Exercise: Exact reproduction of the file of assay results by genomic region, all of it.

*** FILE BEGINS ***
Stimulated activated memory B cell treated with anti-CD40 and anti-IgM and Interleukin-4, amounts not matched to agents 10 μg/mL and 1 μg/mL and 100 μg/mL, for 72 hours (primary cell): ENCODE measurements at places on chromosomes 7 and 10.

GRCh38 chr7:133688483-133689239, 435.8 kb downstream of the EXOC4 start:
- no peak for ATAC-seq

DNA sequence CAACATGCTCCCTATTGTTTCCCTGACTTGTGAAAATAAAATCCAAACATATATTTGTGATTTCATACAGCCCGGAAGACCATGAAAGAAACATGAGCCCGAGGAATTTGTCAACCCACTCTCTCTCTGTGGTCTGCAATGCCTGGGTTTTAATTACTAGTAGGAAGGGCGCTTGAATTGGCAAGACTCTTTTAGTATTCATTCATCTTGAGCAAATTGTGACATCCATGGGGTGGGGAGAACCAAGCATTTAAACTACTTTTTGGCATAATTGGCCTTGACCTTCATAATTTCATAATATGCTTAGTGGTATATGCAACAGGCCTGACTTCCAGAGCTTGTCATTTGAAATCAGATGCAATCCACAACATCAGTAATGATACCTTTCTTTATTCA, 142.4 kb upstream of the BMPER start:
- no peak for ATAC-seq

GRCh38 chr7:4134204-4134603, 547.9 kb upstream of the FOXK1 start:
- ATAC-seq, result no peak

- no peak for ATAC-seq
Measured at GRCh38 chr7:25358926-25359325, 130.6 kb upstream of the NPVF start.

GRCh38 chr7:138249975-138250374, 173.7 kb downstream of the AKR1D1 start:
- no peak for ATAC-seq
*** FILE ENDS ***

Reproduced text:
Stimulated activated memory B cell treated with anti-CD40 and anti-IgM and Interleukin-4, amounts not matched to agents 10 μg/mL and 1 μg/mL and 100 μg/mL, for 72 hours (primary cell): ENCODE measurements at places on chromosomes 7 and 10.

GRCh38 chr7:133688483-133689239, 435.8 kb downstream of the EXOC4 start:
- no peak for ATAC-seq

DNA sequence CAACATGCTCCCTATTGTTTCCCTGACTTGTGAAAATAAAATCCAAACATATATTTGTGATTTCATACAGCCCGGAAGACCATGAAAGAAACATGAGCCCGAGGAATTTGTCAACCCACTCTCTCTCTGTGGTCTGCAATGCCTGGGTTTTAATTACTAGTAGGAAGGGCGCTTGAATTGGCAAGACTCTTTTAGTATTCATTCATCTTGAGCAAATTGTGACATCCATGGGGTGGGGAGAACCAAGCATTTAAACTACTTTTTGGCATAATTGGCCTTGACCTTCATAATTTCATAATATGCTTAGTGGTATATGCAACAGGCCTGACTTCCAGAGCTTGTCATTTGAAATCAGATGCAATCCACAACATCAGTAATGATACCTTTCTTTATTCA, 142.4 kb upstream of the BMPER start:
- no peak for ATAC-seq

GRCh38 chr7:4134204-4134603, 547.9 kb upstream of the FOXK1 start:
- ATAC-seq, result no peak

- no peak for ATAC-seq
Measured at GRCh38 chr7:25358926-25359325, 130.6 kb upstream of the NPVF start.

GRCh38 chr7:138249975-138250374, 173.7 kb downstream of the AKR1D1 start:
- no peak for ATAC-seq